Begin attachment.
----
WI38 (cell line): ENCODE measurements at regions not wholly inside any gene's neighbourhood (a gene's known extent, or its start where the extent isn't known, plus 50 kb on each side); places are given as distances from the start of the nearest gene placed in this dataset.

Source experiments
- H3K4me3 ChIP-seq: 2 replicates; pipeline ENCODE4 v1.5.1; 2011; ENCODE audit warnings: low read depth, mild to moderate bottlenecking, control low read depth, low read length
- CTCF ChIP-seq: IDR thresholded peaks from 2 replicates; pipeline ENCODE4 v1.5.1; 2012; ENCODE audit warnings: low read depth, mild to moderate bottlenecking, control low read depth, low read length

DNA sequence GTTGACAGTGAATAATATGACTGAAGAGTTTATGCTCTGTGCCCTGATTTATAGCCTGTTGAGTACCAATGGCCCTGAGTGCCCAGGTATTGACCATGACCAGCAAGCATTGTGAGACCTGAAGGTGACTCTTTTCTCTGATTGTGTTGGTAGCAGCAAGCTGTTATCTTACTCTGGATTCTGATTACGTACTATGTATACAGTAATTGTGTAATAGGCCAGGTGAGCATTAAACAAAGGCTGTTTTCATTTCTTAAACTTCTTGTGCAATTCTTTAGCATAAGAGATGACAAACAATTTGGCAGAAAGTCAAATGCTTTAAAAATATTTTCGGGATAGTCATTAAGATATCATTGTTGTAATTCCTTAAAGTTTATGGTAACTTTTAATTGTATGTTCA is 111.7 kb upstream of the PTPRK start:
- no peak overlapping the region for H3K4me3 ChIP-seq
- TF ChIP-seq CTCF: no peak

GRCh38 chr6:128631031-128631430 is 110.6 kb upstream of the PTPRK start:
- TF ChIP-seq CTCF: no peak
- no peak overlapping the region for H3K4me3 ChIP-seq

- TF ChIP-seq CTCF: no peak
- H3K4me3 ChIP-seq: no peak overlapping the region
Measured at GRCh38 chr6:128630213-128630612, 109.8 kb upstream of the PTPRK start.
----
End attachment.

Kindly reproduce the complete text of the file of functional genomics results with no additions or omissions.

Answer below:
WI38 (cell line): ENCODE measurements at regions not wholly inside any gene's neighbourhood (a gene's known extent, or its start where the extent isn't known, plus 50 kb on each side); places are given as distances from the start of the nearest gene placed in this dataset.

Source experiments
- H3K4me3 ChIP-seq: 2 replicates; pipeline ENCODE4 v1.5.1; 2011; ENCODE audit warnings: low read depth, mild to moderate bottlenecking, control low read depth, low read length
- CTCF ChIP-seq: IDR thresholded peaks from 2 replicates; pipeline ENCODE4 v1.5.1; 2012; ENCODE audit warnings: low read depth, mild to moderate bottlenecking, control low read depth, low read length

DNA sequence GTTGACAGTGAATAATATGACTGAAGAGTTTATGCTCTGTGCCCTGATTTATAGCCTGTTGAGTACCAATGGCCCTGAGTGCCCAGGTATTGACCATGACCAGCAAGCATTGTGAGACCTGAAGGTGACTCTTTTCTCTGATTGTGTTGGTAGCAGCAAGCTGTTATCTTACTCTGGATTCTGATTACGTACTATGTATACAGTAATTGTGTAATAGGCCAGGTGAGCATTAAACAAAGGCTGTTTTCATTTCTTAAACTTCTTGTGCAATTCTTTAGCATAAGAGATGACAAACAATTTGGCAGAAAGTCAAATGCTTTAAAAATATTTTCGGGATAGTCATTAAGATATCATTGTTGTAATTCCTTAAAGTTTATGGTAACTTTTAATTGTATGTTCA is 111.7 kb upstream of the PTPRK start:
- no peak overlapping the region for H3K4me3 ChIP-seq
- TF ChIP-seq CTCF: no peak

GRCh38 chr6:128631031-128631430 is 110.6 kb upstream of the PTPRK start:
- TF ChIP-seq CTCF: no peak
- no peak overlapping the region for H3K4me3 ChIP-seq

- TF ChIP-seq CTCF: no peak
- H3K4me3 ChIP-seq: no peak overlapping the region
Measured at GRCh38 chr6:128630213-128630612, 109.8 kb upstream of the PTPRK start.